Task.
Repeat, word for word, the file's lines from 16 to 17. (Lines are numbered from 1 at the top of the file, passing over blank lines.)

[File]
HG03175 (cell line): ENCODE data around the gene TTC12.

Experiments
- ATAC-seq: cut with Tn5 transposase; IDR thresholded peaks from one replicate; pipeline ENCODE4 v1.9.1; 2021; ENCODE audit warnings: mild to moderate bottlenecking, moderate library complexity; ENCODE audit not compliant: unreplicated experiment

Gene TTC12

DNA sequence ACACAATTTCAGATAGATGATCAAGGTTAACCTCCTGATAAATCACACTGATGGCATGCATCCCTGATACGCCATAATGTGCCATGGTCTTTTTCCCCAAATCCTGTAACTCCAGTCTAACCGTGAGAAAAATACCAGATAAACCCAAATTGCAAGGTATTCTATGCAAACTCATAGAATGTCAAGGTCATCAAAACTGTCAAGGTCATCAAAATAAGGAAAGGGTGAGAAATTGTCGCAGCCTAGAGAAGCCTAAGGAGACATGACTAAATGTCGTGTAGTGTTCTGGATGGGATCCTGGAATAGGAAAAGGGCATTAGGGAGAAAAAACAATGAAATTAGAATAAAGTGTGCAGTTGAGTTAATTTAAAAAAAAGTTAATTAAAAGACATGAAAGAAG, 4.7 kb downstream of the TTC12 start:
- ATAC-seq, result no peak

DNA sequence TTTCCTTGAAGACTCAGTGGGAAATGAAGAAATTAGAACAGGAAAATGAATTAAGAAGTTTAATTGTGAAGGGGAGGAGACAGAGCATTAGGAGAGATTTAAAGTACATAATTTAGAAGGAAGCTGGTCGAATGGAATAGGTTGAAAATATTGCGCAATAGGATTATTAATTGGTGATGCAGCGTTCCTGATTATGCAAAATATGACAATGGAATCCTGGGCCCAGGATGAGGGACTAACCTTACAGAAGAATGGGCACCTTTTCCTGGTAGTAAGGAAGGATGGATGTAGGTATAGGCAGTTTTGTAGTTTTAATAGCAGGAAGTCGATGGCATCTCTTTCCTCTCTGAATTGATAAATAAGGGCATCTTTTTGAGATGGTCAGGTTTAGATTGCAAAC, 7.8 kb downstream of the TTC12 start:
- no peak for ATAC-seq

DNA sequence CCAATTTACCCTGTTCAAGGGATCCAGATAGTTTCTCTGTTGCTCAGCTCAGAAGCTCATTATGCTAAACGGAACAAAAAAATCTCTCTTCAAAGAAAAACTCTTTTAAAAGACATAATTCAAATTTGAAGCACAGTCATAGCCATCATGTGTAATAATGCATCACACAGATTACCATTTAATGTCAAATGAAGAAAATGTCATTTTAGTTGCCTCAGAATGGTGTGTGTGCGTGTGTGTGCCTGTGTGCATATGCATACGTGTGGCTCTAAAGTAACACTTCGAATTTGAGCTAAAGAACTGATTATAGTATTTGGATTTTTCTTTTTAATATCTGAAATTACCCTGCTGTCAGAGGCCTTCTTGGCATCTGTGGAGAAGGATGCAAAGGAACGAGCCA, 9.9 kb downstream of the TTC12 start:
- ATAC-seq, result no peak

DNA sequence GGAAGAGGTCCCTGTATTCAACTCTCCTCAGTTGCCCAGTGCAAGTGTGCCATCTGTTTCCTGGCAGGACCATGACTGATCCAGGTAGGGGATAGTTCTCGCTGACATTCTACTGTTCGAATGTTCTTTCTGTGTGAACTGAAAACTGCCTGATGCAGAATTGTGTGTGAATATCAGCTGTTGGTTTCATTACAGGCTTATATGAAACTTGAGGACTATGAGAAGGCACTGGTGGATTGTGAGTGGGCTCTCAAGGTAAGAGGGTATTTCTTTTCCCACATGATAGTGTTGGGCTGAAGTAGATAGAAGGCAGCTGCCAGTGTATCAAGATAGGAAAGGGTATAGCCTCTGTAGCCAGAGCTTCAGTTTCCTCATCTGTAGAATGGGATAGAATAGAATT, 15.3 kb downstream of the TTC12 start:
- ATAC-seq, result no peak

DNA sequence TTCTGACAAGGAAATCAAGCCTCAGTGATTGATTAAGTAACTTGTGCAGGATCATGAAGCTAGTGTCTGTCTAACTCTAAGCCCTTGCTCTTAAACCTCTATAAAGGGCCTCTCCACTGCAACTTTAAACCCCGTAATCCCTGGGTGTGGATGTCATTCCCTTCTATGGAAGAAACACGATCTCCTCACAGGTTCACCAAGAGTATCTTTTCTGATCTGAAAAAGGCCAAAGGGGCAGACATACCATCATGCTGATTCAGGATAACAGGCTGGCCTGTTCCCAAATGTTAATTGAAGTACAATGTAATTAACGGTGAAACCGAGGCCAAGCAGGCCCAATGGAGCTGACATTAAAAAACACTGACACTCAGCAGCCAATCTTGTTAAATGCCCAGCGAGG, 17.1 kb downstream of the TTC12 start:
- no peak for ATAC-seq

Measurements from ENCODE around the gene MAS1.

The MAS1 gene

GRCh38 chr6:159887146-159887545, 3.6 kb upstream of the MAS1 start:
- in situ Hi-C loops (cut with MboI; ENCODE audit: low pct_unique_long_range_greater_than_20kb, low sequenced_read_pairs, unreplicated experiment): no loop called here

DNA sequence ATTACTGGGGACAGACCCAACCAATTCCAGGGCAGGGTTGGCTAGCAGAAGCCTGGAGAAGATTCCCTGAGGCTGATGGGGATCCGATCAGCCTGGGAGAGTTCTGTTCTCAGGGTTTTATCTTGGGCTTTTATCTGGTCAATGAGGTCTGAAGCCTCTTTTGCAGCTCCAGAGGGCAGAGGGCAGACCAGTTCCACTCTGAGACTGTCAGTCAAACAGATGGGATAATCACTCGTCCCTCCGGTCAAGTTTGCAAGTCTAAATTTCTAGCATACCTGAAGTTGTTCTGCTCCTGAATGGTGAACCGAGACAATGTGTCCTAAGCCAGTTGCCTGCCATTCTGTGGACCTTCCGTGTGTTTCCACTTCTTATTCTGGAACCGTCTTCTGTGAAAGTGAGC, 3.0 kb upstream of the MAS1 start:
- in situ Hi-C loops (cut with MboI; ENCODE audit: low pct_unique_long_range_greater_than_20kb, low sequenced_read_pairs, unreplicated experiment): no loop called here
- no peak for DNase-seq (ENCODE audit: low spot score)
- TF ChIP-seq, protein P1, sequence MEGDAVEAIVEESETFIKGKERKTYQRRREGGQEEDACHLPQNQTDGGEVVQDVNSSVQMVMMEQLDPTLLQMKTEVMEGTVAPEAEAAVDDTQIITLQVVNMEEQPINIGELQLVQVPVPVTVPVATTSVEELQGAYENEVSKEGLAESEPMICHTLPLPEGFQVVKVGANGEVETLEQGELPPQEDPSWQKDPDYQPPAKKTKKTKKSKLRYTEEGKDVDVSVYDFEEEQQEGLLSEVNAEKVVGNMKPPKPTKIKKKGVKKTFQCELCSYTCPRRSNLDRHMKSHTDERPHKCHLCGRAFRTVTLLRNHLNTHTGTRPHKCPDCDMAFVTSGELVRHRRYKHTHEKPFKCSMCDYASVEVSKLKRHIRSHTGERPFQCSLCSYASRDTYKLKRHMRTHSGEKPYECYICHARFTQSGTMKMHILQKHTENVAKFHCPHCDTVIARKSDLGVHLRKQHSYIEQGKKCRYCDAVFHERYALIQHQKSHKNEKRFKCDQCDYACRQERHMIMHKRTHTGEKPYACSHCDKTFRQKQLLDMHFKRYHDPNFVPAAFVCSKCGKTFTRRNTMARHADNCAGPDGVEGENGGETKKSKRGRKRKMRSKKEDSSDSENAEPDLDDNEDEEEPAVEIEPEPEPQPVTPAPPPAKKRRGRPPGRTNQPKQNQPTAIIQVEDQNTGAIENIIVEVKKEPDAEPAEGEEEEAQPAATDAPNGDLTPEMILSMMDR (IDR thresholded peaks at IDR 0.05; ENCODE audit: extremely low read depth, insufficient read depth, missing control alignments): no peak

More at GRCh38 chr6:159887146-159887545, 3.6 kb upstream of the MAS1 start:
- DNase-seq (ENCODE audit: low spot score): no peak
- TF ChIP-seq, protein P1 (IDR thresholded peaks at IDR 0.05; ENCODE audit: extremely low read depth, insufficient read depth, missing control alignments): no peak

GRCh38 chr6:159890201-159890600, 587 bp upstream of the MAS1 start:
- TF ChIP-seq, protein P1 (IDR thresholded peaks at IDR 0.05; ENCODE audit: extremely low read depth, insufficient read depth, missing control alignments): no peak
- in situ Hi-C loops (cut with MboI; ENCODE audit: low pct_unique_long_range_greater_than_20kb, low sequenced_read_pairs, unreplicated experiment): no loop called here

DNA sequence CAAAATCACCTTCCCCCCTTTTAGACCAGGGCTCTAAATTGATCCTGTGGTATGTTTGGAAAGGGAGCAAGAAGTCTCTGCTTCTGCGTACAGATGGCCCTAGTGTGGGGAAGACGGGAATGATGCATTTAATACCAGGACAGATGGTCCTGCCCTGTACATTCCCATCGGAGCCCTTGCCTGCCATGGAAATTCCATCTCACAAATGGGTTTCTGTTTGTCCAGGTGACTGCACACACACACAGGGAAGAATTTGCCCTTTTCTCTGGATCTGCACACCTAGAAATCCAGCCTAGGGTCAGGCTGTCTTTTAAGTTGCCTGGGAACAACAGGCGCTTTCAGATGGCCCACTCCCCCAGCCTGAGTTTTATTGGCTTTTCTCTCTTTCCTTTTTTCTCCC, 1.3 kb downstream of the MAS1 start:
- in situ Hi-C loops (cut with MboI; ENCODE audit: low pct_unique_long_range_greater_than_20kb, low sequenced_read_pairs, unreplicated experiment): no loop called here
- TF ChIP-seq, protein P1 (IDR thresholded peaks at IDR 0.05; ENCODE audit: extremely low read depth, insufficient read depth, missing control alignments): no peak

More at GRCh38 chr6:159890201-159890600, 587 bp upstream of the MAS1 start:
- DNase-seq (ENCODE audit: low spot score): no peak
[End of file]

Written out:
The MAS1 gene

GRCh38 chr6:159887146-159887545, 3.6 kb upstream of the MAS1 start: